Investments from Softbank China and Siemens Mobile helped Contests2Win expand to China, with a focus on mobile. Mobile2Win China successfully launched and scaled in China, with most leading brands on board.

The company weathered some challenges when it faced a dysfunctional board, but was eventually approached by the Walt Disney Company for an all-cash acquisition deal. It is important for founders to distinguish between strategic and financial investors, and understand what alignment means in each case, Alok advises.

Unfortunately, a later investor made the company Mobile2Win entirely VC-managed, and used the “drag out” provision to drive Alok out of the company. In addition to the forced exit, he had to sign a three-year non-compete agreement. Investor contracts can be draconian with deadly clauses embedded, Alok cautions.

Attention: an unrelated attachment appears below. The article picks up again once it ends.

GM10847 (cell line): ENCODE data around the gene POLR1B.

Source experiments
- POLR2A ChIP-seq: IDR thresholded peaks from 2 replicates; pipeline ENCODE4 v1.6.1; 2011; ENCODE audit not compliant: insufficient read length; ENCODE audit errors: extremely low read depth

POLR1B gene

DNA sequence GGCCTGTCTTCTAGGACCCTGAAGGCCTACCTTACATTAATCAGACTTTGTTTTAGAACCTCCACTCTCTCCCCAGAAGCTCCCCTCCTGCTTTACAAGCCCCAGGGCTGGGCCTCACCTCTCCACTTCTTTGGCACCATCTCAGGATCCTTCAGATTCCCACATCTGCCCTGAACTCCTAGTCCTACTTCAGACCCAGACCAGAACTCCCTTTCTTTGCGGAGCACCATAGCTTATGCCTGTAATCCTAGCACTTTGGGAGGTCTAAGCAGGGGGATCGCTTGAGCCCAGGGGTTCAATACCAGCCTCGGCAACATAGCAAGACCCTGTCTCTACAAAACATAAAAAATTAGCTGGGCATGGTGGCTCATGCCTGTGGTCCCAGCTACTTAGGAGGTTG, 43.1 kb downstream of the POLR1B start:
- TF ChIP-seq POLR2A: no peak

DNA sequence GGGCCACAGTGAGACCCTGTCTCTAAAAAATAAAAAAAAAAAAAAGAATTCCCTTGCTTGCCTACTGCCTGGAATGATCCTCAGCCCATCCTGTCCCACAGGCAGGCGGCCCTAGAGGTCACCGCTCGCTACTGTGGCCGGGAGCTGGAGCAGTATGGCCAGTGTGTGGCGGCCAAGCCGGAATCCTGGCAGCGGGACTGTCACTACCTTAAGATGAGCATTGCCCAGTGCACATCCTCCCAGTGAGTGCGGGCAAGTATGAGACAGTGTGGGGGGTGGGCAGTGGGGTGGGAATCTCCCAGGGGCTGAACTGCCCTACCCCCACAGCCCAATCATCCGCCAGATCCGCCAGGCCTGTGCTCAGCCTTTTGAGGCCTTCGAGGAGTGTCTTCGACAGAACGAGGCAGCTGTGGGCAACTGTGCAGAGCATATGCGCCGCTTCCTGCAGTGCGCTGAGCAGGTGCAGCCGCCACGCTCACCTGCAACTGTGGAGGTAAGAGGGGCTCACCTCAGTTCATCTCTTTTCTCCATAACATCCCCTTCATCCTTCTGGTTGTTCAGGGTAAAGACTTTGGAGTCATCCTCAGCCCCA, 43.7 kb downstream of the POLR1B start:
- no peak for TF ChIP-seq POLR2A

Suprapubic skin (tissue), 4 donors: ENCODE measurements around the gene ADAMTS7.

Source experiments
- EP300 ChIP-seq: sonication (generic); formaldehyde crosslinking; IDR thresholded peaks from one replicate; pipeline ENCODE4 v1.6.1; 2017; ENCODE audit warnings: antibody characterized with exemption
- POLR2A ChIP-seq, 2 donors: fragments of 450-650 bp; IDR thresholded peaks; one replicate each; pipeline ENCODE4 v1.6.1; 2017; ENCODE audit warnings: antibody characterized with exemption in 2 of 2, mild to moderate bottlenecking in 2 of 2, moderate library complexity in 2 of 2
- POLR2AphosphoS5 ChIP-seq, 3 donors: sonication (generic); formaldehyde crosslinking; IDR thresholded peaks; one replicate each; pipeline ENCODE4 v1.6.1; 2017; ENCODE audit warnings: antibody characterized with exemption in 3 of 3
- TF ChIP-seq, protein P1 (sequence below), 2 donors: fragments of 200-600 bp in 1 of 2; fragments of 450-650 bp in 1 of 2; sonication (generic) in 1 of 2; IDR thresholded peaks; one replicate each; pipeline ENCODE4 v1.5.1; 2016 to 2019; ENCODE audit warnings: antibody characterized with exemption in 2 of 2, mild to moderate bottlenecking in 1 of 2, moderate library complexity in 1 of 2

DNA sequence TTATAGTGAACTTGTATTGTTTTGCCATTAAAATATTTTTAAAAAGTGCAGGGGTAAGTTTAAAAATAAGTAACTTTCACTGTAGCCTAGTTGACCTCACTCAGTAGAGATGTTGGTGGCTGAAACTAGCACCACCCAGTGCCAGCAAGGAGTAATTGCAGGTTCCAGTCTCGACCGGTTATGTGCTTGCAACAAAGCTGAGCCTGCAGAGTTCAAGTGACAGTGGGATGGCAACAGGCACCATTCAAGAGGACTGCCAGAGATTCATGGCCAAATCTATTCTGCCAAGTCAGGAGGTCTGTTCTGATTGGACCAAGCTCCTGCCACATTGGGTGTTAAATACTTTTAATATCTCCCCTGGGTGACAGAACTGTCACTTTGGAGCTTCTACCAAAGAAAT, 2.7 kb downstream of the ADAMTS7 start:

His company needed the investment to survive, but would lose the entrepreneur DNA. In later years, industry dynamics changed for Mobile2Win, MVAS company margins narrowed, and the company was eventually sold off. “I learned that VCs could destroy and wreck a great startup if left uncontrolled,” Alok says; for many of them, a business model is just an excel sheet.

Despite the darkness and gloom that he experienced, Alok went on to start his next venture, Games2Win. “Whatever happens, happens for the good,” he says.



“Having infinite patience to sell is a critical lesson for startup entrepreneurs,” Alok insists. “A lot of backbreaking work, patience and persistence is required when you are trying to sell something,” he says, drawing on his years of driving sales through endless meetings and sending out thousands of faxes in the pre-Internet days.